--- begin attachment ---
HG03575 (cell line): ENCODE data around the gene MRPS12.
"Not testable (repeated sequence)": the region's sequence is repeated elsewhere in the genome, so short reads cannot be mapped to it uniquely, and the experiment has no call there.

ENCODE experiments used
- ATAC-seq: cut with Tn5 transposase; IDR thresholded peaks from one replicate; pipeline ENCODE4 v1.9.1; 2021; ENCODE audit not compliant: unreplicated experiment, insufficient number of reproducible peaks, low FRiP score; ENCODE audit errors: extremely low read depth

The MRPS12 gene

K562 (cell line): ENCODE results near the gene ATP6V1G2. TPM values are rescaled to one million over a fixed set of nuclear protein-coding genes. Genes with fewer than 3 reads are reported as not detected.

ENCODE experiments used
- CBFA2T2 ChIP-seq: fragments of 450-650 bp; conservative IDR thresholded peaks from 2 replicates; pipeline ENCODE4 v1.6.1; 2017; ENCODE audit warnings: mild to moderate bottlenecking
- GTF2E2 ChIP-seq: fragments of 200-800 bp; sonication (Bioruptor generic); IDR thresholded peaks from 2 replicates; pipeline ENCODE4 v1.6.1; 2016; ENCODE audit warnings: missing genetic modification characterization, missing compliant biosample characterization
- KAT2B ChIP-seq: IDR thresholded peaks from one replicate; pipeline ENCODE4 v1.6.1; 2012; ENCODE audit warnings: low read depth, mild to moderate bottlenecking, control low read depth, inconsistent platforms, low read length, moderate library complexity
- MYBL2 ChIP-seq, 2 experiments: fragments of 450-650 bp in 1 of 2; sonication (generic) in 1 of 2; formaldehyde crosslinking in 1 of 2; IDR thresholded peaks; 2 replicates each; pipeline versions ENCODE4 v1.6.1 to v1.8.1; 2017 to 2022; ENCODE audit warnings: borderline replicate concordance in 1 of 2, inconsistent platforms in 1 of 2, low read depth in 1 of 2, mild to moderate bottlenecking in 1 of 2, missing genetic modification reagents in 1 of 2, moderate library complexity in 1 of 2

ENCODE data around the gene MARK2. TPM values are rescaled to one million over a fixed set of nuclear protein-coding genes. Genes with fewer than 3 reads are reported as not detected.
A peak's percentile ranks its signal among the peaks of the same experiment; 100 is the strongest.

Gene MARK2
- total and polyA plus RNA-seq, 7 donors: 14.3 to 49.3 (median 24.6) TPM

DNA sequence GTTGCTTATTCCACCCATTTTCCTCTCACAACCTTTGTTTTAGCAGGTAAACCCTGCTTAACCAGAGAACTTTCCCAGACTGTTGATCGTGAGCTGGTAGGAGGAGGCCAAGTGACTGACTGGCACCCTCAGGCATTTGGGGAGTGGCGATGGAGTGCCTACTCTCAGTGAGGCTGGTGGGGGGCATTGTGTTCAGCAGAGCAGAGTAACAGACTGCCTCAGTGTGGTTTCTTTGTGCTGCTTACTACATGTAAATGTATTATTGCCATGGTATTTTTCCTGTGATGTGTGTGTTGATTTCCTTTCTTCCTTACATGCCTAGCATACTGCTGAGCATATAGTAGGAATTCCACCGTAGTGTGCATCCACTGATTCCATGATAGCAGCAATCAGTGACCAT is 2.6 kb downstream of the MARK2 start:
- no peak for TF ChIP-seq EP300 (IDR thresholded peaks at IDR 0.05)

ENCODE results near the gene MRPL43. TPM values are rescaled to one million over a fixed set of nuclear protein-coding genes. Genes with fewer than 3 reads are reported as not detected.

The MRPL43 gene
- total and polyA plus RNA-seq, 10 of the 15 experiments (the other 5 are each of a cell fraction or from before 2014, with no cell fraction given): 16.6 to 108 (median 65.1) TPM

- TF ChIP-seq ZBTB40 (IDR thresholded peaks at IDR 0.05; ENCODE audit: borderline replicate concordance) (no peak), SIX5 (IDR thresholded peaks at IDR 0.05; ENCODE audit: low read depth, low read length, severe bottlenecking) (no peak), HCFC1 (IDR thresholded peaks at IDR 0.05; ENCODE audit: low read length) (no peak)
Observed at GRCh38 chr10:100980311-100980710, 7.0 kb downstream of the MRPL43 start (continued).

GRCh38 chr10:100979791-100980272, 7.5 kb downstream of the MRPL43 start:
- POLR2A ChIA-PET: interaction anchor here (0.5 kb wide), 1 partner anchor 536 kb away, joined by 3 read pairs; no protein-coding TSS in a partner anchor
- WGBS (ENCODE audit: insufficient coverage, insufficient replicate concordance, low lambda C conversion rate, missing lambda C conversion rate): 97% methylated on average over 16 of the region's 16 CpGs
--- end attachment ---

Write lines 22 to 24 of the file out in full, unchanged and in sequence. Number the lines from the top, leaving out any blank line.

Observed at GRCh38 chr10:100980311-100980710, 7.0 kb downstream of the MRPL43 start (continued).

GRCh38 chr10:100979791-100980272, 7.5 kb downstream of the MRPL43 start:
- POLR2A ChIA-PET: interaction anchor here (0.5 kb wide), 1 partner anchor 536 kb away, joined by 3 read pairs; no protein-coding TSS in a partner anchor